In our study, and regarding the number of intubation attempts, there was a significant difference between both groups regarding the intubation in the first attempt, as the C-MAC D-blade results in more successful intubation in the first attempt (P=0.028). There was no significant difference between both groups regarding the intubation in the second attempt (P=0.095) or failed intubation in the second attempt (intubation after abolishing the MIAS maneuver) (P=0.492).

In agreement with our study, Aziz et al. [14] conducted a study to compare the effectiveness of the C-MAC videolaryngoscope with direct laryngoscopy in the setting of the predicted difficult airway. They have found that the use of video laryngoscopy resulted in more successful intubations in the first attempt (138/149; 93%) as compared with direct laryngoscopy (124/147; 84%) (P=0.026).

Contrary to the current assumption that videolaryngoscopy improves the success rate for intubation in the first attempt, Bharti et al. [17] conducted a study to compare the McCoy, TruView and Macintosh laryngoscopes for tracheal intubation in patients with immobilized cervical spine. They have found that the success rate of the first attempt was 95% in the TruView laryngoscope group (videolaryngoscope) and 91% in the McCoy group, which was found to be statistically insignificant. The success rate of the second attempt was 100% with both devices.

In addition, McElwain and Laffey [13] conducted a study comparing the performance of the C-MAC, Airtraq and Macintosh laryngoscopes when performing tracheal intubation in patients undergoing neck immobilization using manual in-line axial cervical spine stabilization. They concluded that there was no statistically significant difference between both groups as regards the number of intubation attempts.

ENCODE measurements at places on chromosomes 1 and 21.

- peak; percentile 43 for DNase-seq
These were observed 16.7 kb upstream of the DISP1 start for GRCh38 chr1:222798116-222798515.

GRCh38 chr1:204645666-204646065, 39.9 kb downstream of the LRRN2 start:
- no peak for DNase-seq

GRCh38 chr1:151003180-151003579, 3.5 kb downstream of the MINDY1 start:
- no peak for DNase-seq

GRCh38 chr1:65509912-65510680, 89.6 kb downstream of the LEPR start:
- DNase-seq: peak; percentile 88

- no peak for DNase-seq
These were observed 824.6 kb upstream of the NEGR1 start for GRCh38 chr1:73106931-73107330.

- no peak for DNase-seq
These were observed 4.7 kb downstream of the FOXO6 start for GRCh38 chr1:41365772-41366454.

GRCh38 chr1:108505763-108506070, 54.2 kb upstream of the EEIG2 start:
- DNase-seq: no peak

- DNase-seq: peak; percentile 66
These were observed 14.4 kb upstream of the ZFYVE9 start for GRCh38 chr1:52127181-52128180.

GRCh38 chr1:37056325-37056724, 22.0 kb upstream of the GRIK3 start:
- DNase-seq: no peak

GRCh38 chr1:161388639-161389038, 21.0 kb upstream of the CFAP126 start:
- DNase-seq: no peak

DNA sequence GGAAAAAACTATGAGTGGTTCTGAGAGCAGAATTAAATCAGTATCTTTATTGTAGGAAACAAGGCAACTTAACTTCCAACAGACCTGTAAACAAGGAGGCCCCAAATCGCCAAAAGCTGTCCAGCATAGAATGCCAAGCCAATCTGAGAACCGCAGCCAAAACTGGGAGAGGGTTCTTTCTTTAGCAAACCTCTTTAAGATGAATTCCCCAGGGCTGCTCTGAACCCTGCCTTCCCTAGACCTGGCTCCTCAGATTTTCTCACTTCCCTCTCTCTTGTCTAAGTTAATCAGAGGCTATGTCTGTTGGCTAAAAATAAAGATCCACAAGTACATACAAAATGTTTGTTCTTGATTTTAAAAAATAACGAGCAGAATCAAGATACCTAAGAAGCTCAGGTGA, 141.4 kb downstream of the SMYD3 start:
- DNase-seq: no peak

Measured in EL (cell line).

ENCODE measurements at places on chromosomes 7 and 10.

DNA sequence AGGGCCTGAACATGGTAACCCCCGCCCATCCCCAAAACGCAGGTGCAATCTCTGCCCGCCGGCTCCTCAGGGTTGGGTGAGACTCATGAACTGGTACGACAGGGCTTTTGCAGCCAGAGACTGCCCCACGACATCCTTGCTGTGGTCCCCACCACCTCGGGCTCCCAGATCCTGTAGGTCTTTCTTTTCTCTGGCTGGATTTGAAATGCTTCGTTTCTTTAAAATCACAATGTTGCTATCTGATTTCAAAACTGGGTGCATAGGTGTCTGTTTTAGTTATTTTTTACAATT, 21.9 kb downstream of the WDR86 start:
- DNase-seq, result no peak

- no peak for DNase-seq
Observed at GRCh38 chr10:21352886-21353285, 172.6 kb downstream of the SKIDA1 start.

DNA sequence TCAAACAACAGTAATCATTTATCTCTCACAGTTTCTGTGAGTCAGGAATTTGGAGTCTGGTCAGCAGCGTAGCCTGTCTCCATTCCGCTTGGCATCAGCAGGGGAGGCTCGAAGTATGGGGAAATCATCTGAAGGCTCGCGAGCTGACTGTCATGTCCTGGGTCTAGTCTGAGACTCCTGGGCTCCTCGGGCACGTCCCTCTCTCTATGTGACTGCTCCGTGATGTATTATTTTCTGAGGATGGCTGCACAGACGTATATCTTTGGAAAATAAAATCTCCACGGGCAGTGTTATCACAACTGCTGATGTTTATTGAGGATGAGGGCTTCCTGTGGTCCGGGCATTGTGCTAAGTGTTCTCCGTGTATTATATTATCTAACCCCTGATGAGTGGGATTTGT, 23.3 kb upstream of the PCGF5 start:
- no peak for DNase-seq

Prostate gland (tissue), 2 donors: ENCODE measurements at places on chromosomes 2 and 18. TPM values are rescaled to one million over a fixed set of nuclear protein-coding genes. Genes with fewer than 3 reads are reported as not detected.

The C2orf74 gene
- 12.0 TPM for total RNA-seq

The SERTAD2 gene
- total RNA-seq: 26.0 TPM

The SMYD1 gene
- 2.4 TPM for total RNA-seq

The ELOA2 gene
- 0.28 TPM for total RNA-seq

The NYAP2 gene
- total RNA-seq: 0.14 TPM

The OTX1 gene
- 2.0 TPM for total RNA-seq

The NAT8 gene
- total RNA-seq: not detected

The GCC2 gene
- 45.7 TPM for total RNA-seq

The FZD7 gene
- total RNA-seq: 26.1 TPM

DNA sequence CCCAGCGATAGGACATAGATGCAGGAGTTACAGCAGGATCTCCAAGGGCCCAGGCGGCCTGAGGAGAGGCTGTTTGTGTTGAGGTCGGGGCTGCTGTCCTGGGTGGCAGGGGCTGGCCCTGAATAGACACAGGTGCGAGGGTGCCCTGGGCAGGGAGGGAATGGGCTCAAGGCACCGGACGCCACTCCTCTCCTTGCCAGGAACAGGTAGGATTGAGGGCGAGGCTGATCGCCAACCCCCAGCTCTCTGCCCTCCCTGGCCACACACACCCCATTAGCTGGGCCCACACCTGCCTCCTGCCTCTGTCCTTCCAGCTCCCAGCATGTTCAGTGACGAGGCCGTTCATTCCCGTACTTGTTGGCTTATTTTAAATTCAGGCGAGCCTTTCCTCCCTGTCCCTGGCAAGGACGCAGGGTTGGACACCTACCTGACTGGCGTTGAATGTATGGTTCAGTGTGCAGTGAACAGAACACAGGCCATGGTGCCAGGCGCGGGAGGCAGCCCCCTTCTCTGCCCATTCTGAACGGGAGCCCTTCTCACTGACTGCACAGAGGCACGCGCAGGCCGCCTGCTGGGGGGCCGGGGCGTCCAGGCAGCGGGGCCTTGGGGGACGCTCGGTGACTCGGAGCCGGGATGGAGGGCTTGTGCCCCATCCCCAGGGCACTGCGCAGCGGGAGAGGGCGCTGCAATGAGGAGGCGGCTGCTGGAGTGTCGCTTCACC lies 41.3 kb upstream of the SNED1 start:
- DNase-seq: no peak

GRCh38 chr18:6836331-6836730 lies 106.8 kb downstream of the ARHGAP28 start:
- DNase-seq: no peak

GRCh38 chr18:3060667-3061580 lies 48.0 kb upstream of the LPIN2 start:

In our study, and regarding arterial oxygen saturation (SPO2), there was no significant difference between both groups.

With regard to the complications (airway trauma, oxygen desaturation and oesophageal intubation), there were no reported cases of such complications in our study.

Financial support and sponsorship

Nil.

Conflicts of interest

There are no conflicts of interest.

 
  References Top

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Peterson GN, Domino KB, Caplan RA, Posner KL, Lee LA, Cheney FW. Management of the difficult airway: a closed claims analysis. Anesthesiology 2005;103:33–39.  Back to cited text no. 1
    
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Hastings RH, Kelley SD. Neurologic deterioration associated with airway management in a cervical spine-injured patient. Anesthesiology 1993;78:580–583.  Back to cited text no. 4
    
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Weiss M. Video-intuboscopy: a new aid to routine and difficult tracheal intubation. Br J Anaesth 1998;80:525–527.  Back to cited text no. 5
    
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Cooper RM. Use of a new videolaryngoscope (GlideScope) in the management of a difficult airway. Can J Anaesth 2003;50:611–613.  Back to cited text no. 6